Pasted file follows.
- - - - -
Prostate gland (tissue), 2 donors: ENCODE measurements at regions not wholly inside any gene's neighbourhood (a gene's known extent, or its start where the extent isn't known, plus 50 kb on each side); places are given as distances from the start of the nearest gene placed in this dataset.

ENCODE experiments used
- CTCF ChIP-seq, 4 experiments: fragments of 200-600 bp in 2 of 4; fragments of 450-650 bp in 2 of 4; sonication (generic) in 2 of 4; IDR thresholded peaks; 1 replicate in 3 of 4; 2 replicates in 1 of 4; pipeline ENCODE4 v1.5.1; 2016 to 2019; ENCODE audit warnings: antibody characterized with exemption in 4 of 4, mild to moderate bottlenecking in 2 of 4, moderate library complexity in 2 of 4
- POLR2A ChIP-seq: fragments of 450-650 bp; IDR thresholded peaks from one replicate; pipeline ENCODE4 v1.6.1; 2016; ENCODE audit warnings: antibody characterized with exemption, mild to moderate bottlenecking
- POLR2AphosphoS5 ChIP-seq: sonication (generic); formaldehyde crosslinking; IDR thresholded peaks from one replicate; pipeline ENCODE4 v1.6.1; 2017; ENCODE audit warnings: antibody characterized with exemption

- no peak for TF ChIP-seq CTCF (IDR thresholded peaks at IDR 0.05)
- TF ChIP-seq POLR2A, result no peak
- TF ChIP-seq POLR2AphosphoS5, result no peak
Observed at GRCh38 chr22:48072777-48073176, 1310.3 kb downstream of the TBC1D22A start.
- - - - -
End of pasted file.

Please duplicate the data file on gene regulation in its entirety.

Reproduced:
Prostate gland (tissue), 2 donors: ENCODE measurements at regions not wholly inside any gene's neighbourhood (a gene's known extent, or its start where the extent isn't known, plus 50 kb on each side); places are given as distances from the start of the nearest gene placed in this dataset.

ENCODE experiments used
- CTCF ChIP-seq, 4 experiments: fragments of 200-600 bp in 2 of 4; fragments of 450-650 bp in 2 of 4; sonication (generic) in 2 of 4; IDR thresholded peaks; 1 replicate in 3 of 4; 2 replicates in 1 of 4; pipeline ENCODE4 v1.5.1; 2016 to 2019; ENCODE audit warnings: antibody characterized with exemption in 4 of 4, mild to moderate bottlenecking in 2 of 4, moderate library complexity in 2 of 4
- POLR2A ChIP-seq: fragments of 450-650 bp; IDR thresholded peaks from one replicate; pipeline ENCODE4 v1.6.1; 2016; ENCODE audit warnings: antibody characterized with exemption, mild to moderate bottlenecking
- POLR2AphosphoS5 ChIP-seq: sonication (generic); formaldehyde crosslinking; IDR thresholded peaks from one replicate; pipeline ENCODE4 v1.6.1; 2017; ENCODE audit warnings: antibody characterized with exemption

- no peak for TF ChIP-seq CTCF (IDR thresholded peaks at IDR 0.05)
- TF ChIP-seq POLR2A, result no peak
- TF ChIP-seq POLR2AphosphoS5, result no peak
Observed at GRCh38 chr22:48072777-48073176, 1310.3 kb downstream of the TBC1D22A start.